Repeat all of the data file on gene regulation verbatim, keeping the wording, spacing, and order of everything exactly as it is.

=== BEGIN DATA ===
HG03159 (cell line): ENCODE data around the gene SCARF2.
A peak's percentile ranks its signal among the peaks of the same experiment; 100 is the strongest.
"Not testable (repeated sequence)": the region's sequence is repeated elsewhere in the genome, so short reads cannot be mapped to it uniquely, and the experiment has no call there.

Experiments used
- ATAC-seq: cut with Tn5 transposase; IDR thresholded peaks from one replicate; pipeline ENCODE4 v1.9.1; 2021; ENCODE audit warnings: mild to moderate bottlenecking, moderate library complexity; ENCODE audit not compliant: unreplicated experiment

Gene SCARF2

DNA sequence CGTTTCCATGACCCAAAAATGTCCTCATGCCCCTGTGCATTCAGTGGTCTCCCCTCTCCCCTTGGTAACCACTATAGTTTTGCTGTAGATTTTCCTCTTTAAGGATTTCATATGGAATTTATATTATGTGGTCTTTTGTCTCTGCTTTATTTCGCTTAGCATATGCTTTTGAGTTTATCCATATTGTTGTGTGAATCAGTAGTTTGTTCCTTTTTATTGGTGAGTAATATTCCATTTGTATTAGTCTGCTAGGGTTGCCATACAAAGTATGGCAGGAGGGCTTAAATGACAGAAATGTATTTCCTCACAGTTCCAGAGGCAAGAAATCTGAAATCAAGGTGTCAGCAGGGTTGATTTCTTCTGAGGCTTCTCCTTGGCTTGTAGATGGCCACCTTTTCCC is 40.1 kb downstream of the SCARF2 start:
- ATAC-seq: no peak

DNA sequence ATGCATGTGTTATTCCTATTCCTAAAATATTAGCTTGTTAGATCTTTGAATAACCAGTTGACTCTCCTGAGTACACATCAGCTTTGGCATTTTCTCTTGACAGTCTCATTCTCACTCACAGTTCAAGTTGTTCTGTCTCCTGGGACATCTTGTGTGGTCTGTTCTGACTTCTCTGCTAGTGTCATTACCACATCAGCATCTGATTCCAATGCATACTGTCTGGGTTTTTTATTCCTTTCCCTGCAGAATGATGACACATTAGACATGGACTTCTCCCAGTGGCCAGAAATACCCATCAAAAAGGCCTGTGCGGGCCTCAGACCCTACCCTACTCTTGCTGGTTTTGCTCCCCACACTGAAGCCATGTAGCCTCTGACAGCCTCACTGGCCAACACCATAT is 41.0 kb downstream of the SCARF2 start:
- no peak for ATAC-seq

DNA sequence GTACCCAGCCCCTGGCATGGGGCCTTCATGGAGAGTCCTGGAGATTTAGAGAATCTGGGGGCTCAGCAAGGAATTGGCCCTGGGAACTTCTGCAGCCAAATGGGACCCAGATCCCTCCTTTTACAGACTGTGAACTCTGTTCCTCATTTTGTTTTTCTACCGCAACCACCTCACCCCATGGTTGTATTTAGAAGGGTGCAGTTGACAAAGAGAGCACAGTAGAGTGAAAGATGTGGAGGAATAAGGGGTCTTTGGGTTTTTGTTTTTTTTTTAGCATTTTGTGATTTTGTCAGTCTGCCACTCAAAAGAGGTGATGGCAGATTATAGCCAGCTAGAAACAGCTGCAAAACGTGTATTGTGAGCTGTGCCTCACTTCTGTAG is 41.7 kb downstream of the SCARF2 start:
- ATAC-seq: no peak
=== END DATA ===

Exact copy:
HG03159 (cell line): ENCODE data around the gene SCARF2.
A peak's percentile ranks its signal among the peaks of the same experiment; 100 is the strongest.
"Not testable (repeated sequence)": the region's sequence is repeated elsewhere in the genome, so short reads cannot be mapped to it uniquely, and the experiment has no call there.

Experiments used
- ATAC-seq: cut with Tn5 transposase; IDR thresholded peaks from one replicate; pipeline ENCODE4 v1.9.1; 2021; ENCODE audit warnings: mild to moderate bottlenecking, moderate library complexity; ENCODE audit not compliant: unreplicated experiment

Gene SCARF2

DNA sequence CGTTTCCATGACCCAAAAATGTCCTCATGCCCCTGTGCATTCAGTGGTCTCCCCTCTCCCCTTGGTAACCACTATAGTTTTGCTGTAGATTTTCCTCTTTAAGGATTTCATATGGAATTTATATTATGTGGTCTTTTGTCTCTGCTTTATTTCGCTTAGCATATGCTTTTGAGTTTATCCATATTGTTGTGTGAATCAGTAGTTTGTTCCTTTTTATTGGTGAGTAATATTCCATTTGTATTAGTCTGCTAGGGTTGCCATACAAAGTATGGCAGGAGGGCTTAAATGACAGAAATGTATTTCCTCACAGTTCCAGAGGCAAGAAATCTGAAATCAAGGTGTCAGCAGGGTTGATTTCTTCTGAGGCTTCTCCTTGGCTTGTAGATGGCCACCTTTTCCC is 40.1 kb downstream of the SCARF2 start:
- ATAC-seq: no peak

DNA sequence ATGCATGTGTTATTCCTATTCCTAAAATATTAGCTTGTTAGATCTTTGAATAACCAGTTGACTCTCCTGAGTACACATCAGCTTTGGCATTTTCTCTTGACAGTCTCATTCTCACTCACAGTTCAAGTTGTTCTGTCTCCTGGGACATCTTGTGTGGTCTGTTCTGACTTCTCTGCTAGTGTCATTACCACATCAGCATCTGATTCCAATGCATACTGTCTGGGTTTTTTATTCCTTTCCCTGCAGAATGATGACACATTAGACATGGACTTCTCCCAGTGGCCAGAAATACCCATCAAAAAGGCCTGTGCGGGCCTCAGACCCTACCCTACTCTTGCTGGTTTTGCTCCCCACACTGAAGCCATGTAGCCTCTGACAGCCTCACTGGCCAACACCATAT is 41.0 kb downstream of the SCARF2 start:
- no peak for ATAC-seq

DNA sequence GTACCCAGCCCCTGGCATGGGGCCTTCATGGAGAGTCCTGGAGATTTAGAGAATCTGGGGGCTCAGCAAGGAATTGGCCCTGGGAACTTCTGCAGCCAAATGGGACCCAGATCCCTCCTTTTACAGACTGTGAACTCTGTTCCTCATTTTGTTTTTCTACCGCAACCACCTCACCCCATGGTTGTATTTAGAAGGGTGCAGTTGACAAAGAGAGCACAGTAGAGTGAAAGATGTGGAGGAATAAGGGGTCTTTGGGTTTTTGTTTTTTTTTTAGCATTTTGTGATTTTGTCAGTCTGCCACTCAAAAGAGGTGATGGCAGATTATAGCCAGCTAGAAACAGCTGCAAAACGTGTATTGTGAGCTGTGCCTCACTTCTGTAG is 41.7 kb downstream of the SCARF2 start:
- ATAC-seq: no peak